“This is just to let young kids know that we can exist, we can be successful in all different ways”
BY ELLA GAUCI, IMAGE BY NBA
Che Flores has just made history by being the first openly out non-binary trans staff referee for the NBA after a landmark interview with GQ. Within their 14-year career, Che has refereed 1,000 games and is now enjoying their second year with the NBA.
In their interview with GQ, Che revealed the freedom that being openly out as non-binary has on their work. “When I started refereeing, you had to look a certain way,” they said. “This is the first time I’m comfortable expressing myself through my own fashion and not having to worry about it. I feel one hundred percent myself now.”
The NBA had announced proudly last year that Che was one of their two new female referees, a statement which felt like a “little jab in the gut” to Che. The referee had been identifying as trans privately for a few years before being signed with the NBA but had never publicly come out.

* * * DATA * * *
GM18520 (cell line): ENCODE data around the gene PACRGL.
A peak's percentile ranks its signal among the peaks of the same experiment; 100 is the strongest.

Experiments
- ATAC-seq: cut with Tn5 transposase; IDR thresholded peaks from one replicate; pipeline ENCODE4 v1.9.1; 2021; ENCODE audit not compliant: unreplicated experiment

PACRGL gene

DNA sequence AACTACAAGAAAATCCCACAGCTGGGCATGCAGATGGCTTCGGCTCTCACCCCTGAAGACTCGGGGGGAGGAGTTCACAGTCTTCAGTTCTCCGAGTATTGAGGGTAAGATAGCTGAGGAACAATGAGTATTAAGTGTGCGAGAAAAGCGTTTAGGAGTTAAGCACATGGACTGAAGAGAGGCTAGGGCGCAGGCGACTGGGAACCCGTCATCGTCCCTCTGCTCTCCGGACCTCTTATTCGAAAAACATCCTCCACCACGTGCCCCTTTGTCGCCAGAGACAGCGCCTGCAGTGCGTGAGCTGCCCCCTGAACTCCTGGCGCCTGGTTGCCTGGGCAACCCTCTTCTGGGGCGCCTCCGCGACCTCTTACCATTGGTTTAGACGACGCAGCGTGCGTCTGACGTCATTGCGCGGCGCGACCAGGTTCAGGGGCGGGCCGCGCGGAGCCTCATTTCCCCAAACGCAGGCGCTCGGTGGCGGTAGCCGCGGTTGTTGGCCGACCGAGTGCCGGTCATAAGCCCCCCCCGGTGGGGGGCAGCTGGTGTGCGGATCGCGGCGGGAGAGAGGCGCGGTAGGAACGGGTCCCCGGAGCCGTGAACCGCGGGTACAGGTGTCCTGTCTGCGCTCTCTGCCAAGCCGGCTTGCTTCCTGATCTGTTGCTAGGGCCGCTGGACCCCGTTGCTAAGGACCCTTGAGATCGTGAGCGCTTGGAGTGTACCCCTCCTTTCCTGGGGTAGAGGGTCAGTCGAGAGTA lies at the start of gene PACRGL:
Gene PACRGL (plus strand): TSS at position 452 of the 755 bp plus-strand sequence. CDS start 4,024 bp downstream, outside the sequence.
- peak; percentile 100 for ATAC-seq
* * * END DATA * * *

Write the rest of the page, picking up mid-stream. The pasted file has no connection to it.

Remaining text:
While Che’s GQ interview acts as their official coming out, they had already come out to a few of their colleagues. The first person was the NBA’s referee training program head, Monty McCutcheon. “He immediately just called me Che, with no problem, which just makes you feel more comfortable and easier to let him know everything that was related to my gender,” Che explained.
After that, commentators and colleagues alike were using they/them pronouns for Che, a moment which made them “a little emotional”.
“There’s a confidence that comes anytime any of us claim ourselves, both privately and publicly,” Monty McCutchen added in the GQ interview. “When you are able to say publicly who and what you stand for, you can’t help but grow in strength and courage.”
At a time when conversations about whether trans athletes should be allowed to compete against cis-gendered athletes are at an all-time high, Che’s story acts as a beacon of hope for inclusion within sports.
“I just think of having younger queer kids look at somebody who’s on a high-profile stage and not using it,” Che said. “And I’m not using the league to an advantage in any way. This is just to let young kids know that we can exist, we can be successful in all different ways. For me, that is most important – to just be a face that somebody can be like, Oh, okay, that person exists. I think I can do that.”
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